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I have dealt with two simple phobias in my lifetime, and both terrified me enough to significantly alter my behavior and well-being. One was a fear of sleeping at other people’s houses and one was a fear of vomiting. I will share about the fear of staying at other people’s houses because it’s a little bit more common for kids and teens.

When I was 8 I used to spend the night at Tracy Hall’s house. She was my best friend at the time. We spent hours imagining games, creating “newspapers,” and torturing our parents with plays we had written and acted in. One night I couldn’t fall asleep. Tracy always left Nickolodean on her TV throughout the night. I watched show after show. I saw reruns of all kinds of old programs where gak (sp?) was being dropped on families, Lucy and Desi were arguing, and whatever else you can think of. Eventually this not sleeping was making me anxious. I could’ve slept if the TV were off, but I was afraid to turn it off because Tracy (very bossy) had told me I wasn’t allowed to turn it off or she couldn’t sleep. When I went home the next morning I was an exhausted, emotional wreck.

The following weekend when I tried to sleep at Tracy’s I ended up calling my parents to go home. From then on it started happening no matter where I slept if they weren’t there too. It grew into an uncomfortable separation anxiety that was only quelled if I KNEW I could be home and in bed by 8:30pm.

There are two ways to overcome a simpe phobia. One is to rip off the band-aid, feel a flood of anxiety, and stick it out until the anxiety finally passes. The other is to face it gradually. I wish my parents had known about the gradual approach but after a few years of this fear, we went at it 100%. They told me when I decided to spend the night there would be no coming home no matter what. They made arrangements with a good family friend and sent me over. I cried, panicked, and had one of the worst nights of my life. Eventually morning dawned and I still remember how proud I was, “I’m over my fear of spending the night!”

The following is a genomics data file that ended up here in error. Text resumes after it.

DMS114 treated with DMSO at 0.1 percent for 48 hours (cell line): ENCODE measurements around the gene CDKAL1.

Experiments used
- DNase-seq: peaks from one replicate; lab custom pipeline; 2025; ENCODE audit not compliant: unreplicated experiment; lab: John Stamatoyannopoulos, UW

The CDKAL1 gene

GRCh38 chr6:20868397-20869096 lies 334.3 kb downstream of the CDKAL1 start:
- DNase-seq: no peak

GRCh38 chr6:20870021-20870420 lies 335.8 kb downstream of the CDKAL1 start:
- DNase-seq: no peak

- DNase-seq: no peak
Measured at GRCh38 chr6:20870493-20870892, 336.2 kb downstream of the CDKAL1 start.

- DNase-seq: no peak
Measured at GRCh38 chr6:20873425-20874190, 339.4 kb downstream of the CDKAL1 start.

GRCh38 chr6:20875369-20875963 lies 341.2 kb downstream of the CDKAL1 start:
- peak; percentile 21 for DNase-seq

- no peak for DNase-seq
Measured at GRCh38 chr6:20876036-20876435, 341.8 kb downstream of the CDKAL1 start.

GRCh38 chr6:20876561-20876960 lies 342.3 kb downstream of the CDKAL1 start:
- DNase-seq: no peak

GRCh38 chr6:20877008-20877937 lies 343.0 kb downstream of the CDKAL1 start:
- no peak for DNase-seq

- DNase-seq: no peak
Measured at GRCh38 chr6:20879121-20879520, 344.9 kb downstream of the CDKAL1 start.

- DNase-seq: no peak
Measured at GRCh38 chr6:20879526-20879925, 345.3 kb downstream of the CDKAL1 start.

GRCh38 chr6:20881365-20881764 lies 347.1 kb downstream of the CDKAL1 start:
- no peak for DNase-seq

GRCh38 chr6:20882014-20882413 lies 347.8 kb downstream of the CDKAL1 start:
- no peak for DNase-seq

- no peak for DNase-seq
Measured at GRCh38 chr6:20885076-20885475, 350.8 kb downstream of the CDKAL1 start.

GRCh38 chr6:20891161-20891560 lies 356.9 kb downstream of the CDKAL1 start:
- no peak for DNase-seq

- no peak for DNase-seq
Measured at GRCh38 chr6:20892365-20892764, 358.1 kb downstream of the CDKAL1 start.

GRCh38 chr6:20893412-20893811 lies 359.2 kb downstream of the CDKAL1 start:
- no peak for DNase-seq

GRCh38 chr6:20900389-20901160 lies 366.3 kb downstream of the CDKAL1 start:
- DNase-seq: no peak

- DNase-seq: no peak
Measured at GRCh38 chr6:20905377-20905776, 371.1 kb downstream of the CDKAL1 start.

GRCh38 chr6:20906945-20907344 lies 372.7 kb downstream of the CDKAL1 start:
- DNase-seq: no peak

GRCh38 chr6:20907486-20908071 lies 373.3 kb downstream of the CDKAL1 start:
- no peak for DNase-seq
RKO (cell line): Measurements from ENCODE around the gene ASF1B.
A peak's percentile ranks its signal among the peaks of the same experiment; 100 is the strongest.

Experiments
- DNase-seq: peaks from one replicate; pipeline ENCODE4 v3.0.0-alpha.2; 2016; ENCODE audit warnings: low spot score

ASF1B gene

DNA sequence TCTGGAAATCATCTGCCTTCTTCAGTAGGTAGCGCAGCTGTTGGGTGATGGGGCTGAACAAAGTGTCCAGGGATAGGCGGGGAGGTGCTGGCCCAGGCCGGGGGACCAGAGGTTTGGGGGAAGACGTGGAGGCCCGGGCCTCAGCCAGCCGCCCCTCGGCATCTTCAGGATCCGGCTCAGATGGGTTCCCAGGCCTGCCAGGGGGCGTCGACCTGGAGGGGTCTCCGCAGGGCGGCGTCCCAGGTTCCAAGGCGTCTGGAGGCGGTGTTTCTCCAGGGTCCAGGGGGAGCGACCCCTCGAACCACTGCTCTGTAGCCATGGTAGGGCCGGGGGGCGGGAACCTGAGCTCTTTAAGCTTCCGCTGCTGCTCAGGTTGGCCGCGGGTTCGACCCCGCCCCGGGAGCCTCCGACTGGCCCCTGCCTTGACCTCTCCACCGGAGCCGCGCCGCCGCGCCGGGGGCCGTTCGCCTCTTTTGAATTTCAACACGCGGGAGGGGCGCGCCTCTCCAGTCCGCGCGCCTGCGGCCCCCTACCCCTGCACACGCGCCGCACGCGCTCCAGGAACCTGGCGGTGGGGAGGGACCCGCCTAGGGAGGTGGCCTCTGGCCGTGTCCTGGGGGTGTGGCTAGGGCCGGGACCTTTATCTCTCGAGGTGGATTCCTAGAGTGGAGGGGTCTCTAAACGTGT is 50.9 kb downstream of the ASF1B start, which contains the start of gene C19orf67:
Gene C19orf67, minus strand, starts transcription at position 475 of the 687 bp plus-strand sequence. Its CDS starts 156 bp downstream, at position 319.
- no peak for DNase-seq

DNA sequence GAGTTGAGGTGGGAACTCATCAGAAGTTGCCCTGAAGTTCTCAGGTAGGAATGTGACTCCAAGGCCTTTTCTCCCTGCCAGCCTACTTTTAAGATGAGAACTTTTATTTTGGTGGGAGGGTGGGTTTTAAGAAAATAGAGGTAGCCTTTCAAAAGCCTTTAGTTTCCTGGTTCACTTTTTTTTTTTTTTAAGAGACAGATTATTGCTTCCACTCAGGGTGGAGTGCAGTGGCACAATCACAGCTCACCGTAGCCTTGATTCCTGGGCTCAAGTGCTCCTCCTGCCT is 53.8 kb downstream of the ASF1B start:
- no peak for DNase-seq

How surprised I was when I went to stay at another friend’s house and I was afraid all over again. I couldn’t believe it! I was incredibly frustrated. My parents didn’t let me come home and I found it was a little easier to cope. It ultimately took 11 nights at other people’s houses before I didn’t experience anxiety any longer. If I went too long between sleep-overs the anxiety would start to creep in again. I had to inoculate myself by spending the night somewhere about once per month.

What I hope you can see from this post is that overcoming a simple phobia isn’t simple. I actually hate that term. It prevented me from staying at birthday sleepovers, sports team sleepovers, going to friends’ houses late in the evening, and prevented me from ever enjoying summer camp (although I still went).

When you or your child begins the process of facing a simple phobia you must be dogged about not backing down once you start the process. You have to be consistent and you have to do it many more times than you think. In this post I have given you the flooding approach, which is terrifying but effective. In the next post I will explain the gradual approach, which is much more gentle.

Helping teens grow and families improve connection,
Lauren Goodman, MS, MFT